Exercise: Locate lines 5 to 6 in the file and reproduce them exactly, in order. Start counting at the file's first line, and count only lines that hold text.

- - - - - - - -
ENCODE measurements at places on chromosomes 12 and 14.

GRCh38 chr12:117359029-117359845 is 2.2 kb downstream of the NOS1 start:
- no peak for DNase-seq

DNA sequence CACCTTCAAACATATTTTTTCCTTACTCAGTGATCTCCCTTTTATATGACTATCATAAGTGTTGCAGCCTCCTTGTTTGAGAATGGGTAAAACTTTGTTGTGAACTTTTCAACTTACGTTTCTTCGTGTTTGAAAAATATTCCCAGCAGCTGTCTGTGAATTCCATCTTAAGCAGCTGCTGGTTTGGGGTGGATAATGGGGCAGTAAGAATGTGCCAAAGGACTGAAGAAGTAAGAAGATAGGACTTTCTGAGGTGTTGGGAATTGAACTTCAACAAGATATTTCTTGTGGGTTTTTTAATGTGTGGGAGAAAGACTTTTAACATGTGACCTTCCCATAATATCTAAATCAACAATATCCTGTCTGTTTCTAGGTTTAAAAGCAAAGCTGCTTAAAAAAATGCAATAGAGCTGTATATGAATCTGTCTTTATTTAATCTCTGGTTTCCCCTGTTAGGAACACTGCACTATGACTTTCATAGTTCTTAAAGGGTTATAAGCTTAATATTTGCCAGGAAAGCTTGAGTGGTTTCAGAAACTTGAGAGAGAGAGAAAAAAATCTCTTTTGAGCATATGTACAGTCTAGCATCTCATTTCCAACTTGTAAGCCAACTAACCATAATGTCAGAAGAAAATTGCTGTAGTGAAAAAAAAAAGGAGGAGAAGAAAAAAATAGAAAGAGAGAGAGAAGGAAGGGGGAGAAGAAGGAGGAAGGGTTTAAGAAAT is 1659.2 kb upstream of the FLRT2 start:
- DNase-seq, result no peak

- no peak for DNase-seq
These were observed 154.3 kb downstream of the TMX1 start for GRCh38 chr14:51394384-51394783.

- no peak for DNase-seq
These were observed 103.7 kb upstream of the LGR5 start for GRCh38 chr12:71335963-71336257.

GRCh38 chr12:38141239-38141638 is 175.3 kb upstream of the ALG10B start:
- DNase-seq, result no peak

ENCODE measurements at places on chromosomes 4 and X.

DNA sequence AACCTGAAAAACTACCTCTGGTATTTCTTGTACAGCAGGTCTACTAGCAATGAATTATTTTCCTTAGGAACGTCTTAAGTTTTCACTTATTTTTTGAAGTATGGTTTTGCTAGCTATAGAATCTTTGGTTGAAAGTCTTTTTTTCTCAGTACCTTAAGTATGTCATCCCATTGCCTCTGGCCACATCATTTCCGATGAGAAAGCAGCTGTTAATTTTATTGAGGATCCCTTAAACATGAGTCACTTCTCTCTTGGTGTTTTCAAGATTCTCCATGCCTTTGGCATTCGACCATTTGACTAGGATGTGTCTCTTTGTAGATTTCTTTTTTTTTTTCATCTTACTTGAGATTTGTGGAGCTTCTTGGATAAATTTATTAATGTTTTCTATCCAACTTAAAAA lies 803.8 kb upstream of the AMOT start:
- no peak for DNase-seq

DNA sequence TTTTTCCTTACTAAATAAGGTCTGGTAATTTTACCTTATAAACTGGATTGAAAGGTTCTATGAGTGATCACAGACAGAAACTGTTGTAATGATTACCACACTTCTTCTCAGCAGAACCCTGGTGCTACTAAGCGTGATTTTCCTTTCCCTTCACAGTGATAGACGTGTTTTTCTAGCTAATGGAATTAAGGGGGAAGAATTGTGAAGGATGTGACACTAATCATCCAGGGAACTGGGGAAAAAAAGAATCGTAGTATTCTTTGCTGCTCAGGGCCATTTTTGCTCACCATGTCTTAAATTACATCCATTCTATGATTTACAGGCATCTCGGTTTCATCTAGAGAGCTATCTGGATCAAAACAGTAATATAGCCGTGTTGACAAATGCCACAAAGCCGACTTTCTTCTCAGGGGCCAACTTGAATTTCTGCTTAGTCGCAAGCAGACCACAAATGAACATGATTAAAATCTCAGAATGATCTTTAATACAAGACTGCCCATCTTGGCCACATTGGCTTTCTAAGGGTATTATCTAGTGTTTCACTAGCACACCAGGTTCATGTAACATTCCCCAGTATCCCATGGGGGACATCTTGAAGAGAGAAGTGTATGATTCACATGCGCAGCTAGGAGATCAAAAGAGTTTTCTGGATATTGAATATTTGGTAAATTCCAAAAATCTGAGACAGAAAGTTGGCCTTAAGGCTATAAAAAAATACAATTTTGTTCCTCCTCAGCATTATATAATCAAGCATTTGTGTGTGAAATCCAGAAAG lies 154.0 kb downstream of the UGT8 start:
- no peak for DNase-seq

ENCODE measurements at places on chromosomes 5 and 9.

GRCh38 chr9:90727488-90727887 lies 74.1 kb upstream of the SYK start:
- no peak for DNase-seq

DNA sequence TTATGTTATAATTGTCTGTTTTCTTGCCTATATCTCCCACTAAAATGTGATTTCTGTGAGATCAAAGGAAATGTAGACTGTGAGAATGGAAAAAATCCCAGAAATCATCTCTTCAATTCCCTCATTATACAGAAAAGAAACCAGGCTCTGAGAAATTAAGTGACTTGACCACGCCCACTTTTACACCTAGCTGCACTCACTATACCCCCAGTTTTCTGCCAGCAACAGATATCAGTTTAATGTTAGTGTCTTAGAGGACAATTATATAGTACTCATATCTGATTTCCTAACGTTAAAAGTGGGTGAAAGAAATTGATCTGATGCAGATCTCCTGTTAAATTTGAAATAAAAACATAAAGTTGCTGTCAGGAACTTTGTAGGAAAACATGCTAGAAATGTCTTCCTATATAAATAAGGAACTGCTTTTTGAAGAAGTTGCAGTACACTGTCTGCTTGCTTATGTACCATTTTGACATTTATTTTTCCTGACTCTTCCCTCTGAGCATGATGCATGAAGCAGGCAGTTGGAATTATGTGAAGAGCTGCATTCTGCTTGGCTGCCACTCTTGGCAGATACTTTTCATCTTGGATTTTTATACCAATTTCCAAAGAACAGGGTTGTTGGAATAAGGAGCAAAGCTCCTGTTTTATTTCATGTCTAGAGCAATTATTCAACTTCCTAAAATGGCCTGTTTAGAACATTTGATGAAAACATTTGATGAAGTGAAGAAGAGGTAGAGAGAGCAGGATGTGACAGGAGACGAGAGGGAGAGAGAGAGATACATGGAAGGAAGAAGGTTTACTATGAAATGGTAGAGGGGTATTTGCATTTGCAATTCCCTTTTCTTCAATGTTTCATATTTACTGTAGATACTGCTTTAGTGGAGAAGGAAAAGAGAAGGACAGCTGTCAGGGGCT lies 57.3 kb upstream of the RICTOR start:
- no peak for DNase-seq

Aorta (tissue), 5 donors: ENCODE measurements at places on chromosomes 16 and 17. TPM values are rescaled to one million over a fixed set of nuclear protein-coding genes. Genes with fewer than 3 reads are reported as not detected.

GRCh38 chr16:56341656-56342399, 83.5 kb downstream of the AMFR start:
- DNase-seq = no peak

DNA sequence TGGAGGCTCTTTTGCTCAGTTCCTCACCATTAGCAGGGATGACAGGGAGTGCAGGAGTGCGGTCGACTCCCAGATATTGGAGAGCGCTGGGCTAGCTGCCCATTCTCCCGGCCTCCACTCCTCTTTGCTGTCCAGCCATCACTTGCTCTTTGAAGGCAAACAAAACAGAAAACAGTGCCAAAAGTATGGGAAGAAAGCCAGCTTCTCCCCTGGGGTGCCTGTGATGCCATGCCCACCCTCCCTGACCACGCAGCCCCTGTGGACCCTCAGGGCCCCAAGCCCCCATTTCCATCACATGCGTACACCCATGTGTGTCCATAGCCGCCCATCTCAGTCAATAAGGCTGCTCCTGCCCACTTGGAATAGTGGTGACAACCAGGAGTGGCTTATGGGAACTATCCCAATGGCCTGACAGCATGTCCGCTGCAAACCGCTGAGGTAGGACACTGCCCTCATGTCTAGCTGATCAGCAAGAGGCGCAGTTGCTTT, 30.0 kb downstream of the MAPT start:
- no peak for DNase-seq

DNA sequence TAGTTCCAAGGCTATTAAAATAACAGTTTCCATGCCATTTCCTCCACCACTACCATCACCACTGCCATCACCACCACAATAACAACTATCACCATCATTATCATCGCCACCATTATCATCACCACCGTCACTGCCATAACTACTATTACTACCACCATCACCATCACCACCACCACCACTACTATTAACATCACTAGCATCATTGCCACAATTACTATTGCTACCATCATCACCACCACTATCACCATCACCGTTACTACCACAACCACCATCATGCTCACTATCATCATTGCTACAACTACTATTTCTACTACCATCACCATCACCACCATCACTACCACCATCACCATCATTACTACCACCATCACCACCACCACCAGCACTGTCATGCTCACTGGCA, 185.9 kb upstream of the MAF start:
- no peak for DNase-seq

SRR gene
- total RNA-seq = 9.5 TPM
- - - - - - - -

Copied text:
- DNase-seq, result no peak

- no peak for DNase-seq